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Hearing set for RPD pay dispute; Police union, city take steps to resolve disagreement

Roswell Police Officers’ Association president Donald O’Connor, left, listens in on the discussion from the back of the conference room at City Hall Thursday morning. The meeting involved the Labor Management Relations Board, city attorney Aaron Holloman, right, and RPOA attorney Frederick M. Mowrer, who joined in on the conversation telephonically. (Trevier Gonzalez Photo)

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An evidentiary hearing against the city of Roswell that alleges prohibited practices regarding the pay of Roswell police officers has been set for early February.

The Labor Management Relations Board, led by chairman Richard E. Olson, met with Roswell Police Officers’ Association president Donald O’Connor Thursday morning at City Hall.

The union’s attorney, Frederick M. Mowrer, also joined the conversation by telephone.

The session began with Olson disclosing to Mowrer that he has represented the city of Roswell in the past. Described as “a short stint,” the chairman said about over a year ago he had been asked on a contract basis to be the acting city attorney before Aaron Holloman had been hired.

Olson also said he occasionally represents the city, typically in law enforcement cases.

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Mowrer, noting his long history of knowing Olson, said he personally believes Olson’s role wouldn’t interfere with his position on the labor relations board. O’Connor also did voice any concerns about Olson chairing the board.

The board then went to its first agenda item: Consider relief requested in the RPOA’s motion for default or, in the alternative, consider setting a hearing on the default.

Mowrer explained to the board he filed the motion for default after he had submitted a prohibited practices complaint against the city in August 2017.

“There was no answer filed by the city — or a response filed by the city to that prohibited practice complaint concerning the alleged city’s failure to pay wages as called for within the contract,” Mowrer said. “Those are step raises, to specifically identify them. I did file a motion on or about October 20, 2017, calling on the default against the city because there had been no answer filed to (the prohibited practices complaint.)”

Mowrer said the issue involving 60 days of failure to pay step raises still has not been addressed by the city.

“What I would request is that we go ahead and I ask the board to direct the city to file an answer to my prohibited practice complaint,” he said. “And that this matter be set for an evidentiary hearing.”

Holloman told the RPOA’s attorney he had filed a response on behalf of the city via email and registered mail. Holloman later apologized and offered to resubmit the response immediately after the meeting.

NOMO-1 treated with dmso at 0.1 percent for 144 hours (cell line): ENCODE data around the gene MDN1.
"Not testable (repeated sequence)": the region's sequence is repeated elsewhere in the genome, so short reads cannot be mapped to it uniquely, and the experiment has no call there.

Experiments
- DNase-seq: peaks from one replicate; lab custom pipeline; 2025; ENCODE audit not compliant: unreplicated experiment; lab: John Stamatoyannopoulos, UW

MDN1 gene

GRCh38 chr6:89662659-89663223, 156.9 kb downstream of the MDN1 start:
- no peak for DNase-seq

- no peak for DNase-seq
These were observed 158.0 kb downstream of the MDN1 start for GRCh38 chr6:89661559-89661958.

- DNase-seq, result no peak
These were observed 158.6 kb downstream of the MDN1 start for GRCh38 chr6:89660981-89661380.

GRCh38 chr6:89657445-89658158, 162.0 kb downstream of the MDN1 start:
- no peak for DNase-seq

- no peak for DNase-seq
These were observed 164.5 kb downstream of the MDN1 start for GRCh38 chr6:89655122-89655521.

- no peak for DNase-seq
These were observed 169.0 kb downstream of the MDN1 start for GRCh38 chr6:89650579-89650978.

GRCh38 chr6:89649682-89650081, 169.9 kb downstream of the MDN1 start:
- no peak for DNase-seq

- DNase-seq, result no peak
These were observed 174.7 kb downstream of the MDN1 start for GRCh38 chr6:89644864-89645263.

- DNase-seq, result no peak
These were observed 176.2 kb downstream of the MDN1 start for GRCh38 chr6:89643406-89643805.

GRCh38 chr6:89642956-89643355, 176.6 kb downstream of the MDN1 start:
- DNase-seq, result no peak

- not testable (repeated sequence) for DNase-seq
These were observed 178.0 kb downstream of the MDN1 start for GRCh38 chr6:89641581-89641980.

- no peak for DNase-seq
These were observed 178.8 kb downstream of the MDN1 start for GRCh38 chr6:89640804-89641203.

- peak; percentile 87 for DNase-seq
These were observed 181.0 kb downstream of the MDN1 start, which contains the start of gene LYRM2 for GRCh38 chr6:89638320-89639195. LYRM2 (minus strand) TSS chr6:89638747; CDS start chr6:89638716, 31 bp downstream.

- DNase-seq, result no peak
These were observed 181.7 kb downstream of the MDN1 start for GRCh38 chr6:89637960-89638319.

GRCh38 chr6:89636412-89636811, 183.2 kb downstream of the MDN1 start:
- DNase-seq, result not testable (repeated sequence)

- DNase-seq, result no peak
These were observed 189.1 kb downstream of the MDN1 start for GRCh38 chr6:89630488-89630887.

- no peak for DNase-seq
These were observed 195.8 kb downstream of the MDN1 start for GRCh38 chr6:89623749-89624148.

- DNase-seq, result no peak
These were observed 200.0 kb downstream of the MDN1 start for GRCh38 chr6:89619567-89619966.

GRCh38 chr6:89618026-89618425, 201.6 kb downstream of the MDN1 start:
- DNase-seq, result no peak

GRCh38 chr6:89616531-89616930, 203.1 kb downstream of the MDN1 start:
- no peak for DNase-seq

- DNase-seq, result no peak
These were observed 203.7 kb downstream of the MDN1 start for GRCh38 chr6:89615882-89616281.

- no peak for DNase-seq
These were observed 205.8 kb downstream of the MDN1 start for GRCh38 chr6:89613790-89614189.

Mowrer thanked Holloman, and then requested the board to set an evidentiary hearing concerning the allegations raised in the prohibited practices complaint.

When asked by Olson what kind of evidence would be involved in the hearing, Mowrer said he suspected he would call up to three witnesses.

Holloman said although he anticipates more than three people, he doesn’t expect a multiple-day hearing.

“An additional wrinkle to part of this is that a lot of the discussion about the pay has been during some of the negotiations,” Holloman said. “So, part of it is whether or not those issues were addressed and communicated, so that’s where we’ll have additional witnesses beyond the three that we would need to prepare for.”

Olson then suggested the hearing be set sometime during the first weeks of February. He asked Holloman if he would be able to marshal whatever evidence he needs.

After a moment, the city attorney replied, “I can do what I need to do.”

A motion was then made and seconded without opposition for an evidentiary hearing of the RPOA’s prohibited practices complaint.

The hearing was set for 8:30 a.m. Feb. 7 at the City Hall conference room.

“We’re going to need to do it under the Open Meetings Act,” Olson said. “So we’re going to need an agenda — and I think we need to include on the agenda an opportunity for a closed session so we can go into deliberations.”

Dina E. Holcomb, a labor law attorney based out of Albuquerque who was hired by the city of Roswell, informed the board the exchange of documents and lists of witnesses should be submitted no later than five calendar days before commencement of the hearing.

O’Connor said the Roswell Police Officers’ Association is continuing to work to reach a consensus with the city.

“We’re just continuing to move forward to resolve the issues,” O’Connor said.

The city of Roswell also reassured it is willing to cooperate.

“The city is willing to work with RPOA throughout the process where it can,” Holloman said. “The city trusts the process to provide a fair resolution to the matter.”

Multimedia-Crime reporter Trevier Gonzalez can be reached at 575-622-7710, ext. 301, or at breakingnews@rdrnews.com.

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